…and Caspian goes East:
C.S. Lewis’ Prince Caspian embarks upon a quest to find the seven lords who remained faithful to his father. The Voyage of the Dawn Treader is most people’s favourite Narnia book. There are echoes here of The Odyssey, with its perilous seas and series of strange and magical islands, and of Coleridge in a nightmarish episode in which an albatross figures strongly.
Yet the best part of the voyage comes after all islands have been left behind. In a way this is the reverse of Pym’s journey above. In both cases the sea becomes warmer and calmer, but where Poe’s book speaks of drowsiness, Lewis gives the impression of extreme clarity. The sun becomes bigger and brighter; where Poe’s ocean turns milky, here the water is so clear that entire civilisations of mer-people can be observed fathoms below. And when the water does turn white, it is because it is covered in flowers.
We never find out what is at the utter East; we are left with the image of Reepicheep the mouse paddling his coracle over the wave at the end of the world, “very black against the lilies”. It is enough.
Dhrun in the Forest of the Tantravalles:
About half of the plots in Jack Vance’s Lyonesse books involve people travelling on one quest or another. And yet Dhrun’s journey in the first book, Suldrun’s Garden, stands out.
The eldest child of princess Suldrun, Dhrun is fated to rule the Elder Isles. But he is kidnapped by the fairies, and a changeling left in his place. After a childhood spent among the fairies of Thripsey Shee, Dhrun is cast out to make his own way in the world. To help him he has a magic purse and a sword that comes when called. But he is also cursed to carry seven years of bad luck.
There’s something of the fairytale to Dhrun’s story (as he insouciantly defrauds trolls and defeats ogres before joining a medicine show), and Vance makes use of a droll, courtly style that is reminiscent of Perrault. But the real wonder here is in Vance’s ability to tell a genuinely dark story full of things like slavery and sexual abuse and still infuse the whole with the luminousity of something remembered from early childhood.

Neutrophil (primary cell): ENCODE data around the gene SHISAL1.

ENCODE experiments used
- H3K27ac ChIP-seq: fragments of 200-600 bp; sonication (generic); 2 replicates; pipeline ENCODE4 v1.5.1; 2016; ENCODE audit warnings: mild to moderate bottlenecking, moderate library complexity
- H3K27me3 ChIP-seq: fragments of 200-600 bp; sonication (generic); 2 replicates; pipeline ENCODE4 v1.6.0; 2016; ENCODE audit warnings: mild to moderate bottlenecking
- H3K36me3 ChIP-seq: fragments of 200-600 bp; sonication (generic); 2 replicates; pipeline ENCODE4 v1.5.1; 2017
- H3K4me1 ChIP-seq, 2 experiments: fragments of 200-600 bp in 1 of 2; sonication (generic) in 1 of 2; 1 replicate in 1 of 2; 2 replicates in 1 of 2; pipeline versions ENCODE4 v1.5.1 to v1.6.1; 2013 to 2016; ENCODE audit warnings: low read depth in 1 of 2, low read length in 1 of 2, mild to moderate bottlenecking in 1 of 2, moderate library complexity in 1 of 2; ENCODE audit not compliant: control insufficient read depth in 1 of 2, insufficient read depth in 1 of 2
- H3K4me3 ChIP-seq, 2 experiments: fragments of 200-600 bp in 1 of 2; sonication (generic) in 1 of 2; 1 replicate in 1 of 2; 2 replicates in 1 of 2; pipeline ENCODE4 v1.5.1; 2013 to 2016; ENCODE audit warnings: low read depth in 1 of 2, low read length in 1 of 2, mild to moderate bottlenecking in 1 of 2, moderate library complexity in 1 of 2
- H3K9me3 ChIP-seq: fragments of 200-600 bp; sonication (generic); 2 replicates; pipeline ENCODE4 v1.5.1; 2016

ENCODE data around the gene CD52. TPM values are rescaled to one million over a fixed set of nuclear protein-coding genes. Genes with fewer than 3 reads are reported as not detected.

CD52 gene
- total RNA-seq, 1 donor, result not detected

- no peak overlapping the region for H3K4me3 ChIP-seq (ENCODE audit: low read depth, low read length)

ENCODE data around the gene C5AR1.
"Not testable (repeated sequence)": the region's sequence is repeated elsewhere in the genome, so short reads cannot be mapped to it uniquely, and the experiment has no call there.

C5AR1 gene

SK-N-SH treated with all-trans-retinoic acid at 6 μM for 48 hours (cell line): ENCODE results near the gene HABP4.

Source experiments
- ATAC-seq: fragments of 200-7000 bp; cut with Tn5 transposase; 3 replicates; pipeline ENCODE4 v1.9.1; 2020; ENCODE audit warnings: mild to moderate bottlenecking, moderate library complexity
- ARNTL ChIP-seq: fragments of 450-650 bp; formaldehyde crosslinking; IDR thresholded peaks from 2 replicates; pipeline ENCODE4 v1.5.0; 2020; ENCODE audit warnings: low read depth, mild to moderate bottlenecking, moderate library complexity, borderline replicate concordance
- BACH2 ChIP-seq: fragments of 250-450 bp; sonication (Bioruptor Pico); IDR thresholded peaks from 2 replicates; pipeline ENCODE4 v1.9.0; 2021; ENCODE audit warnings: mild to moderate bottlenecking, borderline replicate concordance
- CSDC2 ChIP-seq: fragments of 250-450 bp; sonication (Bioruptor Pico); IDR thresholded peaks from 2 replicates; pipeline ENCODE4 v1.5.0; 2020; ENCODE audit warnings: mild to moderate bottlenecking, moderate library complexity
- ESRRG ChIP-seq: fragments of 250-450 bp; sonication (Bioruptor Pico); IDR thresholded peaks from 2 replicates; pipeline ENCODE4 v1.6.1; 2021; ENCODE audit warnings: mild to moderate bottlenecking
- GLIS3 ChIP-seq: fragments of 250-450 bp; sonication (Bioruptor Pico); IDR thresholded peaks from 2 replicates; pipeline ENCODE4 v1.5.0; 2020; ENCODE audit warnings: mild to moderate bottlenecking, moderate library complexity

My God, it’s full of elephants:
An elderly hero is on his way to the city of the Gods, which he plans to blow up. What he doesn’t realise is that if he succeeds it will mean the end of the world. Someone has to stop him, but he already has a massive head start.
This is the problem that confronts the characters in Terry Pratchett and Paul Kidby’s Discworld graphic novel The Last Hero. The solution, naturally, is to build a spaceship powered by specially-fed dragons, fly off the edge of the world, and count on gravity (or whatever the equivalent of gravity is for a flat world on the back of four elephants on the back of a turtle) to make sure that ‘down’ eventually turns into ‘up’. Needless to say, things go horribly wrong. This is expected when you have a mad genius, a cowardly wizard and a simian (“Ankh-Morpork, we have an orangutan…”) on board. There’s a moon landing, all sorts of shenanigans involving flatulent lunar dragons, and somehow it all ends happily enough.